What are the types of Home Care Available?

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Some seniors require help to live independently and carry out their normal day-to-day activities. These individuals, who are usually around the age of 65 and above, may benefit from one or more types of home care.  As the name implies, home care is when a personal caregiver or medical professional visits the patient’s home to render health care services.

Home care can range from high specialized care such as a neurologist’s visit, to generalized care like companionship or housekeeping. Regardless of what you need to live alone comfortably, there is always a home care professional to render his or her assistance.

There are several types of home care. I have highlighted the available ones below.

Personal Care

Personal care is a care in which the caregiver helps the individuals handle various types of daily personal tasks due to one illness or the other. The tasks could include getting dressed, washing, visiting the toilet and shaving, etc.

Care workers use hoists and sliders to transport people with mobility issues. It is up to each person to decide what they want to include in their personal care, such as the support and product they prefer. All personal care is offered in a respectful and discreet way that upholds the personal dignity.

Companionship Care

Companionship care is perfect for older people who are isolated or at risk of becoming lonely. These individuals are still healthy enough to cater to themselves and don’t want to relocate to a care home or retirement facility. They just want some company so as to remain happy and mentally healthy.

Isolation is a big problem that affects several people in the U.S. Having someone to interact with and go on outing with helps and individual’s confidence, keeps their social skills fresh and helps prevent or ease depression.

Dementia Care

There are many individuals in the U.S living with dementia. This prevalent illness comes in diverse forms, such as Alzheimer’s disease, Pick’s disease and frontotemporal dementia. Well trained care workers help individuals suffering from dementia maintain a routine and social life, help with any personal or household duties and support them to live independently.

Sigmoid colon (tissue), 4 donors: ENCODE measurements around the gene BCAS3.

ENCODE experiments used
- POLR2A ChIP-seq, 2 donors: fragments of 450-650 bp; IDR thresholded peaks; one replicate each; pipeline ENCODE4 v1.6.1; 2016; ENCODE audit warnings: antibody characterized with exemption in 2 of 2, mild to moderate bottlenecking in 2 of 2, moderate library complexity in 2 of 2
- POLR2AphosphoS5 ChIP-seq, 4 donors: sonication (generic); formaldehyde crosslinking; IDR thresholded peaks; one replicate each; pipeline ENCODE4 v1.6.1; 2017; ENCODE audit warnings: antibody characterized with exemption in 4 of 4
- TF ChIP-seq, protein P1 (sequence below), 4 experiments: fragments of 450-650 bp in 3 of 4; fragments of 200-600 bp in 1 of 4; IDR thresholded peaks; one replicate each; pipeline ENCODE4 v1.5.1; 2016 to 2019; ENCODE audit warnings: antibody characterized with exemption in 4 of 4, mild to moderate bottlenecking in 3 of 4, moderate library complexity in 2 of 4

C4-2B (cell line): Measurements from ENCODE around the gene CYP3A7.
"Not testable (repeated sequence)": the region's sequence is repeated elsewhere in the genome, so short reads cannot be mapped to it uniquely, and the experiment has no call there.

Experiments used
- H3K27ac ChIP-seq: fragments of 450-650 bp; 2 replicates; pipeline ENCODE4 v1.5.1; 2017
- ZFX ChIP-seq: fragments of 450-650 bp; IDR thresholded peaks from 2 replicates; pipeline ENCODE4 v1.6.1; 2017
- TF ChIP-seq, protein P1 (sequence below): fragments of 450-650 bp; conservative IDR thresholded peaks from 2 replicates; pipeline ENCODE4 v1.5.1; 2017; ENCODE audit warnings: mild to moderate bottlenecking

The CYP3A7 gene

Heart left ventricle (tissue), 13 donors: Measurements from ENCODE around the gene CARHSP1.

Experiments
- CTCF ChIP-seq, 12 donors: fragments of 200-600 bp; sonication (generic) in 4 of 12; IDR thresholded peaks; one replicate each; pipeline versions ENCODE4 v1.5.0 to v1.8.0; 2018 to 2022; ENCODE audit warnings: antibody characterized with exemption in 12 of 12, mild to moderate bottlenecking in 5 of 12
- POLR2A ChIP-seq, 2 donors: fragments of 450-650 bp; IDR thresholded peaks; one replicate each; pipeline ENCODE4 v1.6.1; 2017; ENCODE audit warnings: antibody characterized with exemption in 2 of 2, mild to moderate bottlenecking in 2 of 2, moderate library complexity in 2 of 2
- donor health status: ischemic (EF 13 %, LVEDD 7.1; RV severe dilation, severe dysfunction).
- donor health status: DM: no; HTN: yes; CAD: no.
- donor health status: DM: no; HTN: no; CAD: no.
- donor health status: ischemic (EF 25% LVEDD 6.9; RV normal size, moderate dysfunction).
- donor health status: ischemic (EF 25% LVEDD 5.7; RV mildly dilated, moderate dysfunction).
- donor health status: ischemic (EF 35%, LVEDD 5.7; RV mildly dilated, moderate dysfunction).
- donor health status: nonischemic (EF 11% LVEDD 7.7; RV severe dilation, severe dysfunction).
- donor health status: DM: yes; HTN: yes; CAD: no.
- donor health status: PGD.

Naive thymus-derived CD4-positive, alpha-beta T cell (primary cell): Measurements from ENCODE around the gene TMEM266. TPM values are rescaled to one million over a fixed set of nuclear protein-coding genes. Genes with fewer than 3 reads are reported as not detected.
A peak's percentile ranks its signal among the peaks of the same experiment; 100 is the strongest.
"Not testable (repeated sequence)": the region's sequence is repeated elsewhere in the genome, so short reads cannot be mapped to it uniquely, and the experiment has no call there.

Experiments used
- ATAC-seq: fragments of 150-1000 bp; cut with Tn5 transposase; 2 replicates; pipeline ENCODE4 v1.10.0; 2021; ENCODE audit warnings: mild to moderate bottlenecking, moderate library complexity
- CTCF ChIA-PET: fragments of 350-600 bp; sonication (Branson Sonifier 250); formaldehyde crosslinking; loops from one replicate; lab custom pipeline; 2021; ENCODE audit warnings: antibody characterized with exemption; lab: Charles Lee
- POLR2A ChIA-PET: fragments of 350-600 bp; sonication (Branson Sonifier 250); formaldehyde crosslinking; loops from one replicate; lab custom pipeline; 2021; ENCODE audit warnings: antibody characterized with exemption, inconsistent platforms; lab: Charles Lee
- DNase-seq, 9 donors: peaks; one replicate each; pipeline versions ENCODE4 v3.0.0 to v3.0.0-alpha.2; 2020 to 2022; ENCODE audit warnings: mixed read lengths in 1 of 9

These care workers are trained on how to deal with difficult behavior and will get acquainted with each individual. By so doing, they know their personal struggles, including the best way to help them.

Dementia care is a very useful service for alcohol-induced dementia and early stage dementia, as individuals suffering from these conditions may not feel that a care home is ideal for them.

Live-in care

Live-in care is a type of home care that involves a worker coming to live in the home of an individual. This home care option is ideal for people who need constant daily care and companionship and have enough space in their home accommodate the care worker.

Live-in care is for specific type of people and it comes with many advantages and disadvantages. This type of home care allows you to remain in your home and have someone there to assist you in maintaining the house.

 You can retain your lifestyle, social life, pets, including your standard of living, with some extra help as your needs are changing. The disadvantages of live-in care is that you may have less privacy than before. However, provided your care worker is respectful, you shouldn’t have a problem with that.

Nursing care

Care workers are taught to engage in several medical duties, like administering most medications and treating minor injuries.  Some medical tasks, however, need nursing care.

This is usually done by a registered nurse, who will show up at your home to carry out the tasks that require nursing training and experience. The tasks could be dressing wounds, treating and managing skin issues like pressure sores or tears, administering injections and medications, Nurses can also provide care for surgical procedures, like tracheostomies, stomas, including catheters, that require specialist training.

Do you want more information regarding a Medicaid? Or do you wish to protect your assets by setting up a Medicaid trust? Contact our office to speak with our Medicaid attorney.

DISCLAIMER: The information provided in this blog is for informational purposes only and should not be considered legal advice. The content of this blog may not reflect the most current legal developments. No attorney-client relationship is formed by reading this blog or contacting Morgan Legal Group.

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